A similar focus on serving the material and a commitment to returning to the elements that defined the original Reprise was emphasized by Seligson in describing the two year process for launching Reprise 2.0.

“Our focus remains on the material, Broadway classics that have never been seen in L.A. or haven’t been seen for a long time with the orchestra onstage, top flight professionals, costumes, but minimal sets so the music, singing, dancing and book are center stage.”

Marshall echoed a similar sentiment in her approach to Sweet Charity. “Some of Broadway’s greats were behind the original Broadway show which drew on Frederico Fellini’s film Nights of Cabiria,” Marshall noted. “For Broadway, Neil Simon did the book, Cy Coleman did the music, Dorothy Fields did the on-target lyrics and then Bob Fosse directed and choreographed.”

Marshall also confirmed that the Reprise 2.0 version of Sweet Charity would not be a recreation of or homage to Fosse’s version or his distinctive choreography.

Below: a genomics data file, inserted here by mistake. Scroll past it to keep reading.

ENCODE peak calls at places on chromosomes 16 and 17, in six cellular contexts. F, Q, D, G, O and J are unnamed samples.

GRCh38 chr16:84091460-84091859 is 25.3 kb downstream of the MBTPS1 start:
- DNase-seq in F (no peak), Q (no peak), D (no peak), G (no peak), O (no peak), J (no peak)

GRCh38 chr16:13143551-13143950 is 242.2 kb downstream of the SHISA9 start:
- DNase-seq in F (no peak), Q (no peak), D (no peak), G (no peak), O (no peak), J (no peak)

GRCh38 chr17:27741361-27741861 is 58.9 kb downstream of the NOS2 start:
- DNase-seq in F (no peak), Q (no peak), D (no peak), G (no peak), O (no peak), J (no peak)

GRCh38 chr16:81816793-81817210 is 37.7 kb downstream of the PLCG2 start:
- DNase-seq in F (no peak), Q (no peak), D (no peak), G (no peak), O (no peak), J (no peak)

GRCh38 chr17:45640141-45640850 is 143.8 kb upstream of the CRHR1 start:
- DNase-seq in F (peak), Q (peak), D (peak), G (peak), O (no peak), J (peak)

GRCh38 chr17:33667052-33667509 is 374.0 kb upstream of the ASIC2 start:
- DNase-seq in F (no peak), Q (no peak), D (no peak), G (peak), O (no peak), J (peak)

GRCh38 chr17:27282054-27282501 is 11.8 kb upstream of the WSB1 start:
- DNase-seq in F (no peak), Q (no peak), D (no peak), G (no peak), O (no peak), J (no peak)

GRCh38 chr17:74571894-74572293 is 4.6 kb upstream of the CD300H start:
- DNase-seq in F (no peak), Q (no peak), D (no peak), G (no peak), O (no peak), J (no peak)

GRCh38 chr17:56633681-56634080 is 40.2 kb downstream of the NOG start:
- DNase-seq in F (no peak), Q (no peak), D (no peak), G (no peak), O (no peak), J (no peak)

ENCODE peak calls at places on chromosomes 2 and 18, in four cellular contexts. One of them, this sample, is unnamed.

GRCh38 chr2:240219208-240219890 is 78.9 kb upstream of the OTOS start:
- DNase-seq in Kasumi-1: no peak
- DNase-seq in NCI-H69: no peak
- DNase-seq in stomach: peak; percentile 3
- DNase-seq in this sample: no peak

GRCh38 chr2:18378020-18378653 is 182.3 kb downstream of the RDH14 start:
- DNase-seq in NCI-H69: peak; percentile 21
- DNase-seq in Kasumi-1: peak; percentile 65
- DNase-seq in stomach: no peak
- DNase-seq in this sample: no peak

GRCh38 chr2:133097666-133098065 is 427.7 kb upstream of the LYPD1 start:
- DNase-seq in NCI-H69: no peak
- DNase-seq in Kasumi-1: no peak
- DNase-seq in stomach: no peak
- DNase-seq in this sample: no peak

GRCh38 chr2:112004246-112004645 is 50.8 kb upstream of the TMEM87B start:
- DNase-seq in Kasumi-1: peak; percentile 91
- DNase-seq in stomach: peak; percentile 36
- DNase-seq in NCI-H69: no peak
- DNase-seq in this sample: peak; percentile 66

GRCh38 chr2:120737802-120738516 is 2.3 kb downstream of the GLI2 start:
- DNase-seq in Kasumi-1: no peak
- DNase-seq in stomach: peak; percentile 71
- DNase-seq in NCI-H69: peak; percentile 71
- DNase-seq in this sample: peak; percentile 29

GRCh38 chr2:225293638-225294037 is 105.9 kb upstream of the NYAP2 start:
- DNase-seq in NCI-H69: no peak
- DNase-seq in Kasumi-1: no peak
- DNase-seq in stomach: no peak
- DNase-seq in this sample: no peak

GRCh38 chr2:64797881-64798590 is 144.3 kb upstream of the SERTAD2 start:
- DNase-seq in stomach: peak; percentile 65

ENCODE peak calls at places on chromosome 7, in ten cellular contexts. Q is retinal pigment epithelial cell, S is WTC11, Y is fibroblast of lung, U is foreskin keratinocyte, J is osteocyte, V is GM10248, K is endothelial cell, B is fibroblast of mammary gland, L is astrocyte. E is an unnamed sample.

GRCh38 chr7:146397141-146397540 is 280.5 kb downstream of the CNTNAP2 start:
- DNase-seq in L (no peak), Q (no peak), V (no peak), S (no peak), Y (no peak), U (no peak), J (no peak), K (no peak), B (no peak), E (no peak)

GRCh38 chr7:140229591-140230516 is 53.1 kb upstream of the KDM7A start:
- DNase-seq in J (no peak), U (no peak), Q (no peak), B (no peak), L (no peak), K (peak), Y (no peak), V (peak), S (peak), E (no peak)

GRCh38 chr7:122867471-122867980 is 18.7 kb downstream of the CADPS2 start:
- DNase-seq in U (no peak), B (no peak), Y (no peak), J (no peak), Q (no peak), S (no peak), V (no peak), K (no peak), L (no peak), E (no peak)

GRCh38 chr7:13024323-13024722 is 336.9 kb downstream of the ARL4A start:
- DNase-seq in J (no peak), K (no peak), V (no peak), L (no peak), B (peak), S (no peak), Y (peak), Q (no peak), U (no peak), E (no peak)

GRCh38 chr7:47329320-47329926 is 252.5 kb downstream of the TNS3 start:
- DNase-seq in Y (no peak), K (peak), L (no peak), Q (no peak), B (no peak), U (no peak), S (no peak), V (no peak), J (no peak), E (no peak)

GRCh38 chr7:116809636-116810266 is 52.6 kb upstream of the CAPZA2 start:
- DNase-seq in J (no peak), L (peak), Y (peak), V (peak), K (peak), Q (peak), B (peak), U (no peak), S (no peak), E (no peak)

Terron Brooks and the ensemble in Sweet Charity. Photo by Michael Lamont.

Terron Brooks and the ensemble in Sweet Charity. Photo by Michael Lamont.

At the end of the rehearsal process and just before the first run-through both dancers agreed that Marshall brought her own moves to this dance-centric musical and both agreed that for those who know Fosse’s choreography for the show there are some sly references without actually replicating Fosse’s distinctive style.  “Some of the moves may simply live inside that music.” Matthews suggested.

Looking ahead, the other two offerings in this return season include another dance-filled musical Victor/Victoria in September with Grand Hotel–the Musical in October.

In trying to present live musical theater in a city dominated by film, tv, and popular music Reprise 2.0 is a lot like Sweet Charity‘s lead character facing tough times in a tough town in a tough profession, but fighting its way toward the sunshine.

UCLA’s Freud Playhouse, Macgowan Hall, 245 Charles E. Young Drive East, Westwood; Wed., June 20, then Tues.-Fri., 8 p.m., Sat., 2 & 8 p.m., Sun., 2 & 7 p.m., thru Sun., July 1, $75-$110, $30 students.